Physician Shortages Will Lead to Expanded Roles for APRNs, Says Study
A newly published study concludes that the growth in the demand for health care in the United States, coupled with the mounting physician shortage, will inevitably lead to a larger role for advanced practiced registered nurses and physician assistants.
The study, published in the Journal of the American College of Surgeons, relied on models projecting the size of the health care workforce for the next 15 years. Researchers concluded that all three professions will face shortages. "The most likely scenario is one of flat supply in the face of rising demand, leading to long-term shortages of advanced clinicians of approximately 15 percent [by 2025], double the current level."
As a result, the researchers conclude, meeting future demand for health care will require redesigning medical practice, so that some health care professionals take on new tasks. “It means giving up some old models and accepting the reality that we're going to have a continuing shortage of physicians and [asking] how do we deploy them," says study co-author Richard Cooper, M.D., emeritus professor at the University of Pennsylvania School of Medicine and senior fellow in the University's Leonard Davis Institute of Health Economics in Philadelphia.
The authors conclude that, “Efforts must be made to expand the output of clinicians in all three disciplines, while also strengthening the infrastructure of clinical practice and facilitating the delegation of tasks to a broadened spectrum of caregivers in new models of care.”
Study: Registered Nurses Achieve Similar or Superior Patient Outcomes
A new study in the journal Nursing Economics concludes that advanced practice registered nurses (APRNs) achieve similar or superior patient outcomes as do physicians or teams that do not include an APRN.
Researchers conducted a systematic review of 69 relevant studies published between 1990 and 2008, examining care provided by APRNs and midwives in collaboration with physicians. They found that patient outcomes were “similar to and in some ways better than care provided by physicians alone for the populations in the settings included.” The authors, led by Robin P. Newhouse, Ph.D., R.N., N.E.A.-B.C., of the University of Maryland School of Nursing, conclude that “APRNs provide effective and high-quality patient care, have an important role in improving the quality of patient care in the United States, and could help to address concerns about whether care provided by APRNs can safely augment the physician supply to support reform efforts aimed at expanding access to care.”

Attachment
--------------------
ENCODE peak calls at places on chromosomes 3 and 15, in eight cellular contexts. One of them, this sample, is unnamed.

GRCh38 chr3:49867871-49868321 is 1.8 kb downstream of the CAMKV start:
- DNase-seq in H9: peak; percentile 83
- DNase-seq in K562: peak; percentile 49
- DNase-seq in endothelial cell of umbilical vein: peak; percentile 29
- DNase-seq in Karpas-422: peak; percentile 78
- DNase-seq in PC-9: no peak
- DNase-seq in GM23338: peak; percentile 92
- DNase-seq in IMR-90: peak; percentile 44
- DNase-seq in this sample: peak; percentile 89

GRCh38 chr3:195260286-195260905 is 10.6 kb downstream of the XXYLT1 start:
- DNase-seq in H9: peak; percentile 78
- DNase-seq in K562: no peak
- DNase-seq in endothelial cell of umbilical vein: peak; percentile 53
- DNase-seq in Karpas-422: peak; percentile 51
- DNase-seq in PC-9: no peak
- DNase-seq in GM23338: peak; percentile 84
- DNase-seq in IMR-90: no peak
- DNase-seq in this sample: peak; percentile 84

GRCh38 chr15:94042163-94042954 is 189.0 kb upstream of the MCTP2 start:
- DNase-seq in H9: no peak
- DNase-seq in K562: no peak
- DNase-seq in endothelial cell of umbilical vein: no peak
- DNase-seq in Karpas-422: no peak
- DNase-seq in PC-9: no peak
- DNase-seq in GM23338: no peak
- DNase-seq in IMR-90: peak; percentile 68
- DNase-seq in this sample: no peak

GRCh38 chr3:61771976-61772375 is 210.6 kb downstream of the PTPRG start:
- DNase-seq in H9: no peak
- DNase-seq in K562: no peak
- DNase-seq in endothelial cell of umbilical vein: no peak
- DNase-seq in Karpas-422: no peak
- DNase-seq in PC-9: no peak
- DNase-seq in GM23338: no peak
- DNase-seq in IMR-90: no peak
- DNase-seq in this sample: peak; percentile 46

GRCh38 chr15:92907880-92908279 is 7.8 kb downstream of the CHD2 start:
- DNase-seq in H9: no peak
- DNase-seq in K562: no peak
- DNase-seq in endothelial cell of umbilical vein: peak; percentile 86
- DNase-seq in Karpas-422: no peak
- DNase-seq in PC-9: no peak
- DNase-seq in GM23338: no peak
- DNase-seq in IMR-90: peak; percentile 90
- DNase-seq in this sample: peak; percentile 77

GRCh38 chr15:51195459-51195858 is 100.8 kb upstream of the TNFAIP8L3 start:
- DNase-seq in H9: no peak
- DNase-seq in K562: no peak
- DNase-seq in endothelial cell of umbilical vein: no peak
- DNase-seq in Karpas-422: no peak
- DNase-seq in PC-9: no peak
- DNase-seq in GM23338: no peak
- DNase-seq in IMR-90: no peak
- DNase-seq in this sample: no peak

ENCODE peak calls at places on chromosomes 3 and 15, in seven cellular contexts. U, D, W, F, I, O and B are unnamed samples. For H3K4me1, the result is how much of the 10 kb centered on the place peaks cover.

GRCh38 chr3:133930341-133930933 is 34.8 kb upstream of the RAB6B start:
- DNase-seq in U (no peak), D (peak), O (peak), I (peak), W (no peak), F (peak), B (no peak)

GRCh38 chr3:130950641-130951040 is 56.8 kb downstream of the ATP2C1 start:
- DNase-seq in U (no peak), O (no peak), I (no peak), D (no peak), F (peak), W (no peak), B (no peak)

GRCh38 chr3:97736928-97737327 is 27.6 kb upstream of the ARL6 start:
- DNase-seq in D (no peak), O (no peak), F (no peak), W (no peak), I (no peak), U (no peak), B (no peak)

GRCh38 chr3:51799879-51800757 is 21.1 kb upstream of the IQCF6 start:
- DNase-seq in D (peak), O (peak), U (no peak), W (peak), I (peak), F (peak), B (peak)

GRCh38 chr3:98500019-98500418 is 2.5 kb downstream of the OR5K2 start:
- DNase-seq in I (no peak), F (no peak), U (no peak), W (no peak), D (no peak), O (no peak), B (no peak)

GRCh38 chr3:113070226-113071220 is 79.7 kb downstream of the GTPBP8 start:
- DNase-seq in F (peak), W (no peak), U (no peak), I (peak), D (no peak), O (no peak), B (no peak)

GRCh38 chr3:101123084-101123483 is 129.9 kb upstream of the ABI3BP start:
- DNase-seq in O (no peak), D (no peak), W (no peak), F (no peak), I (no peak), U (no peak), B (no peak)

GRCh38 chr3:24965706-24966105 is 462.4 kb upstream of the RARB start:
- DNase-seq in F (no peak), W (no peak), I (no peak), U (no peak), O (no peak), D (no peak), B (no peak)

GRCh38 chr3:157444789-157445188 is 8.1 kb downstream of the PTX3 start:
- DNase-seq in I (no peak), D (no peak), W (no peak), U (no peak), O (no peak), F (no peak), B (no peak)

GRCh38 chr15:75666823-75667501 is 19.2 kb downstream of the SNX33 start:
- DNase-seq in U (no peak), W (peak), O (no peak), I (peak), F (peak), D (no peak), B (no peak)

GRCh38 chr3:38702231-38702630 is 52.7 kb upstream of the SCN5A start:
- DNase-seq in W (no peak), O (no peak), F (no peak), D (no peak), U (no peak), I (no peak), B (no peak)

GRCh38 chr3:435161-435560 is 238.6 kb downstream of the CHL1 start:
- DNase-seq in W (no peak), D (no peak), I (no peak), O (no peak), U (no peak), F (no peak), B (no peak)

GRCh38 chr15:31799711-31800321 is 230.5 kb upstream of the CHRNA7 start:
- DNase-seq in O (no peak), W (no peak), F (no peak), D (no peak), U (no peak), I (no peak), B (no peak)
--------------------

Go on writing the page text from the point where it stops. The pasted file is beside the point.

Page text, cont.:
- Read the study and an abstract.
- Read a news release from Nursing Economics journal.
- Read a story on the study on Nurse.com.
Four New Studies Show Nurses’ Impact
A series of unrelated studies published in recent weeks demonstrate the many ways that expanded roles for nurses produce superior results for patients and institutions alike.
- A study in Diabetes Care, published by the American Diabetes Association, finds that nurse case managers can increase the share of diabetes patients who achieve control of hypertension, hyperglycemia and hyperlipidemia.
- A study in the AORN Journal, published by the Association of periOperative Registered Nurses, finds that having nurses at a North Carolina ambulatory surgery center call patients three business days prior to a scheduled surgery decreases the daily cancellation rate by 53 percent.
- A study in the online issue of Neurology, published by the American Academy of Neurology, finds that patients with psychogenic pain symptoms – pain not explained by underlying disease – can achieve improved physical symptoms and emotional state if they receive a newly developed cognitive behavioral therapy approach that relies on nurses to guide the therapy.
- A study in the Archives of Internal Medicine finds that a transitional care program led by advanced practice registered nurses (APRNs) and targeting heart patients over 65 decreased hospital readmission rates by 48 percent. APRNs in the study met with patients before being discharged and then conducted at least eight house calls per patient after they left the hospital.